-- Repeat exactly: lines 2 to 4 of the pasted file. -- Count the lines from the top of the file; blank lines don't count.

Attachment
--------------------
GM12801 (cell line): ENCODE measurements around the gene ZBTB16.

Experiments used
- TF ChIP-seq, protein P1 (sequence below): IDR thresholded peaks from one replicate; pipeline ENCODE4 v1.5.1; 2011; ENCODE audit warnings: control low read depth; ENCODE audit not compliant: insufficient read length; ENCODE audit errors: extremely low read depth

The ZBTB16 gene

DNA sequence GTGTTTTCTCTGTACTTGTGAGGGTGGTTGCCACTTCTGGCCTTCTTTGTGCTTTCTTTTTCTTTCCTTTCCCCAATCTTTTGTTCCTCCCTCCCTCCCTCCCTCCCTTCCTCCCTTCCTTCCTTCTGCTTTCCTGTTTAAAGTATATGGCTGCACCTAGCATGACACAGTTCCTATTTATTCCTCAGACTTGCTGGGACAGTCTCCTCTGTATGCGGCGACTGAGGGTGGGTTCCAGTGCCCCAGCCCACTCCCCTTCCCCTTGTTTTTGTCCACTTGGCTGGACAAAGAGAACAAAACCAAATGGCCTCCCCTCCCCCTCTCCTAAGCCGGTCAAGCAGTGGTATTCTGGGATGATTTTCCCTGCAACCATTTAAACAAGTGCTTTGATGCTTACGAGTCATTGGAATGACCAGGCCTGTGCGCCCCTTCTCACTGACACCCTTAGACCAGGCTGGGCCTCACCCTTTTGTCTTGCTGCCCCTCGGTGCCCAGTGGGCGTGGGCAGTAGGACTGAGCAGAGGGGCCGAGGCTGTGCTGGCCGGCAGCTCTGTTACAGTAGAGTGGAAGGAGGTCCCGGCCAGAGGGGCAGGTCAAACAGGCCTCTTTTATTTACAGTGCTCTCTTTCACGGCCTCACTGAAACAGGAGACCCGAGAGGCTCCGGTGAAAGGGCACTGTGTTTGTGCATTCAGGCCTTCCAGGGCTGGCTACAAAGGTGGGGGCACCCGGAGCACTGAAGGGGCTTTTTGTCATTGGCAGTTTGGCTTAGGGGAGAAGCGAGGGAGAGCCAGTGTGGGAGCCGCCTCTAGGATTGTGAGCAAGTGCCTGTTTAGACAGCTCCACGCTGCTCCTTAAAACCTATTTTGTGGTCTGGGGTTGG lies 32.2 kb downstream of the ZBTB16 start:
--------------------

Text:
Experiments used
- TF ChIP-seq, protein P1 (sequence below): IDR thresholded peaks from one replicate; pipeline ENCODE4 v1.5.1; 2011; ENCODE audit warnings: control low read depth; ENCODE audit not compliant: insufficient read length; ENCODE audit errors: extremely low read depth

The ZBTB16 gene